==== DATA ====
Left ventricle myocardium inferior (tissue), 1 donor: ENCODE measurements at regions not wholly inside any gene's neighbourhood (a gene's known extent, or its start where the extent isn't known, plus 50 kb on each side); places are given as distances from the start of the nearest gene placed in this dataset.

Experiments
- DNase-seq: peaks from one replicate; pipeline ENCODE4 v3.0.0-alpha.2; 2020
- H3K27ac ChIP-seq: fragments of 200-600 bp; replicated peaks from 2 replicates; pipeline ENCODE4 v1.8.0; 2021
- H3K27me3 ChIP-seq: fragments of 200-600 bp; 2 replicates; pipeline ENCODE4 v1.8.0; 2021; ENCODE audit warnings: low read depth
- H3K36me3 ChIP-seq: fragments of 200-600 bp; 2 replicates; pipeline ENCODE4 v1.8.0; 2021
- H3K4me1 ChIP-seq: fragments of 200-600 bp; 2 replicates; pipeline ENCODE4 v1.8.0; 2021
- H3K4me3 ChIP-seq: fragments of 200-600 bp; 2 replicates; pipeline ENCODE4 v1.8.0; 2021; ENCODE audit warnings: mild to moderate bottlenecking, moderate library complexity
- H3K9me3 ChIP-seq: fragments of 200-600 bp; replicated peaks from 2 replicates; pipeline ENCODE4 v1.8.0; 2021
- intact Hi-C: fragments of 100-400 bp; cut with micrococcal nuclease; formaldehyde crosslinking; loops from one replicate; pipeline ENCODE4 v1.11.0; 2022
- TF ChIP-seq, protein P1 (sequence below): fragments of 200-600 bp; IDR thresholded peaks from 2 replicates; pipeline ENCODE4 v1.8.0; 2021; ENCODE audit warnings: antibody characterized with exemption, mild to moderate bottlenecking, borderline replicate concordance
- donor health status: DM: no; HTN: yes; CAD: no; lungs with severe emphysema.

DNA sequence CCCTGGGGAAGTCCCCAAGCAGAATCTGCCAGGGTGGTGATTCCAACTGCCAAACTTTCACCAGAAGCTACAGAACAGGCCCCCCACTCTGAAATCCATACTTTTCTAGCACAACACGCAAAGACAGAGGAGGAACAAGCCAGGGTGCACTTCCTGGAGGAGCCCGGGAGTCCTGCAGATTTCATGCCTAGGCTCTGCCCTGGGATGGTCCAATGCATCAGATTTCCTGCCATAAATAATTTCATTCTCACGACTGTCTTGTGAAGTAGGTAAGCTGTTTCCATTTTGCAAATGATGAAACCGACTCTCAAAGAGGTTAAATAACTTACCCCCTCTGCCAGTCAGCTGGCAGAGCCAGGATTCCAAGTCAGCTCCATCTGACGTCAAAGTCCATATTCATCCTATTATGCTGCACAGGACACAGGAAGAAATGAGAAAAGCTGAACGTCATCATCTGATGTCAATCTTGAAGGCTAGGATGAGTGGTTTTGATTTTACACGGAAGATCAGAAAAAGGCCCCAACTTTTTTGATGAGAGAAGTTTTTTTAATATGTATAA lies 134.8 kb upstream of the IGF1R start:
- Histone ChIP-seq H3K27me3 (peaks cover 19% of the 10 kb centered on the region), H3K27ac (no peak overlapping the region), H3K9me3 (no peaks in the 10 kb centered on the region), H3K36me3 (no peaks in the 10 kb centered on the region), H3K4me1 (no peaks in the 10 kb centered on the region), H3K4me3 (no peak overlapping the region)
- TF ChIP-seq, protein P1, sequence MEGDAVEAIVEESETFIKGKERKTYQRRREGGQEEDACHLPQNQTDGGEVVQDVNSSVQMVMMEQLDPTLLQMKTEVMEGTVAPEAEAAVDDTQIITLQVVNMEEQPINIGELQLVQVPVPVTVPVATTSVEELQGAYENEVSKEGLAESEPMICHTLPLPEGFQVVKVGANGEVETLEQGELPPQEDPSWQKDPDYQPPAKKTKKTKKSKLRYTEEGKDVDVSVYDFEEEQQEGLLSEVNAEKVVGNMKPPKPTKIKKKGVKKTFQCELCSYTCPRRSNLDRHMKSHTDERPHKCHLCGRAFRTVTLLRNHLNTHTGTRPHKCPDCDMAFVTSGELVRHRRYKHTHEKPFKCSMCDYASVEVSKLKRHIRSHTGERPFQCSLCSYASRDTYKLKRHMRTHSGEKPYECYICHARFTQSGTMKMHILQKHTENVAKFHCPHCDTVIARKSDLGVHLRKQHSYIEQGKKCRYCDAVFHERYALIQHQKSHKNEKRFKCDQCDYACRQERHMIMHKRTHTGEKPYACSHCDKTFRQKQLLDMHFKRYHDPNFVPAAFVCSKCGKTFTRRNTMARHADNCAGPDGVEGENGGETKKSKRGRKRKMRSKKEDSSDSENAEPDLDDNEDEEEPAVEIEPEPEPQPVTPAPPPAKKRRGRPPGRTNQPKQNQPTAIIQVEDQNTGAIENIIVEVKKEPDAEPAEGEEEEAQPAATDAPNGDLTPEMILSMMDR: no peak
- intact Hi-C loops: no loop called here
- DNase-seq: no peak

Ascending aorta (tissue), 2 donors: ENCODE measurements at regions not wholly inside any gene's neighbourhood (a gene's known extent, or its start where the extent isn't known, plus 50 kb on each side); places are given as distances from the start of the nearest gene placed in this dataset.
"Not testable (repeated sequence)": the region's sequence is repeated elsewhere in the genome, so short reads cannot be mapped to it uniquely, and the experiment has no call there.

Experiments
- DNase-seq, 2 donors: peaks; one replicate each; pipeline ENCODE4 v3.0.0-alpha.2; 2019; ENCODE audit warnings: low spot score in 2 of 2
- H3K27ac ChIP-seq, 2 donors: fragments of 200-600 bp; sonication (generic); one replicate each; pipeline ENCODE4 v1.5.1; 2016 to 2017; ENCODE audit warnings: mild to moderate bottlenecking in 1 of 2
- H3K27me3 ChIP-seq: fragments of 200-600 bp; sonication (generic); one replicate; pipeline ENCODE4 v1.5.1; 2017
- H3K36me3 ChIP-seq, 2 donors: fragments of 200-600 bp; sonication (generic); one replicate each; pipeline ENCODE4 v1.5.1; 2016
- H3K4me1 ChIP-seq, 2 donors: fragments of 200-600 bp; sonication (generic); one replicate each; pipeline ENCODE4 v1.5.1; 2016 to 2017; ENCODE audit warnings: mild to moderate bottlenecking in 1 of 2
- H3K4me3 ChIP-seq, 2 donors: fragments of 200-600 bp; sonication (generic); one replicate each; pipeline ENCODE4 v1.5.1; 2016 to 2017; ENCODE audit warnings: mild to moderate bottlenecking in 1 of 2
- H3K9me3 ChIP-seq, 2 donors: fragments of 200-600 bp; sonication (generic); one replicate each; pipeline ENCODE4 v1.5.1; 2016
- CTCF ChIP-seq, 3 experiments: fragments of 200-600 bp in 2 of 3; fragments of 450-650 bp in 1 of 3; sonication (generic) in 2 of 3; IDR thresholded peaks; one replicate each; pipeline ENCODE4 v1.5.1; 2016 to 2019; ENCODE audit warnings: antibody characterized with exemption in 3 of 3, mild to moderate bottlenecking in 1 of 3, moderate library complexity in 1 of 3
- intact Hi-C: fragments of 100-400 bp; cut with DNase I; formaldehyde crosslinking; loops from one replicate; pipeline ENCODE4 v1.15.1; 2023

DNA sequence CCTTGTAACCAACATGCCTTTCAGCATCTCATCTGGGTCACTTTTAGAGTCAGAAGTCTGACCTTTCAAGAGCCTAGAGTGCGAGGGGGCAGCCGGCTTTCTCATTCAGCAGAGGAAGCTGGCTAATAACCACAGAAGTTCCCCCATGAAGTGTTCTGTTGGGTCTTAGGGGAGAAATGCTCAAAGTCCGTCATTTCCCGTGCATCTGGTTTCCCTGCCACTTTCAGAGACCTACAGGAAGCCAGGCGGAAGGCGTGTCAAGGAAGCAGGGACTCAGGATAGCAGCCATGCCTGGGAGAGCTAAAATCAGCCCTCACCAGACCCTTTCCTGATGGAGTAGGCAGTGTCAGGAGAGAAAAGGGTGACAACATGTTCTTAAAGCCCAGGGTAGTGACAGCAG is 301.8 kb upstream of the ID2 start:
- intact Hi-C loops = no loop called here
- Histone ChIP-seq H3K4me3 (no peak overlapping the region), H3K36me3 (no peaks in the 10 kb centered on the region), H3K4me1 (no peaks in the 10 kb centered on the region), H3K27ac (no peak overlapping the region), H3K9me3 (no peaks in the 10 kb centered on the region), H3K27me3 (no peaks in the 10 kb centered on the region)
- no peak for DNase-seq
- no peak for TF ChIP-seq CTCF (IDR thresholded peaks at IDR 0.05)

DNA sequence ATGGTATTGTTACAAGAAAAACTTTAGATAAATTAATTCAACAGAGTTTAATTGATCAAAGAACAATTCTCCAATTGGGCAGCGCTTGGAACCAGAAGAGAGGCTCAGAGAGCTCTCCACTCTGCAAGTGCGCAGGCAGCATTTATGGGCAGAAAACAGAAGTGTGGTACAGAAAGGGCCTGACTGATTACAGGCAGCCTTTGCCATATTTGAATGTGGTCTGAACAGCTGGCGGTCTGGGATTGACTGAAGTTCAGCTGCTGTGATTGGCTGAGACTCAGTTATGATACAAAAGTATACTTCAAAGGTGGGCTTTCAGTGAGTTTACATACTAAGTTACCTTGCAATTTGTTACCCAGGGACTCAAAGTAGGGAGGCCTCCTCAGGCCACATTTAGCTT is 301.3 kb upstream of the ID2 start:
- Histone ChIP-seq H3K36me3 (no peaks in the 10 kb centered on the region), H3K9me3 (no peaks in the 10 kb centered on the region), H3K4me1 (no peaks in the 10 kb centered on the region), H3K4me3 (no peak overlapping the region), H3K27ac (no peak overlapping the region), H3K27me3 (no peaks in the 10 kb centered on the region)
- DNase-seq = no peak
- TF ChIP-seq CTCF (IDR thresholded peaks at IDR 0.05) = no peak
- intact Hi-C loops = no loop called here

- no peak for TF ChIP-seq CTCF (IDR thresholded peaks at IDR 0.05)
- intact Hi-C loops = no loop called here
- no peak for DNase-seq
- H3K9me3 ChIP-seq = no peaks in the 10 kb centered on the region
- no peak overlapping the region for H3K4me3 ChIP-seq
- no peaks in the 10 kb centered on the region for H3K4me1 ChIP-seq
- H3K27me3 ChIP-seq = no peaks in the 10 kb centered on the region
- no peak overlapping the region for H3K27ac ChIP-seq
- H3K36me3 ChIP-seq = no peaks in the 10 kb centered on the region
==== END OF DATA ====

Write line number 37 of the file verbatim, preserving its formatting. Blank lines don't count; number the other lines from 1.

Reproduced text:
- DNase-seq = no peak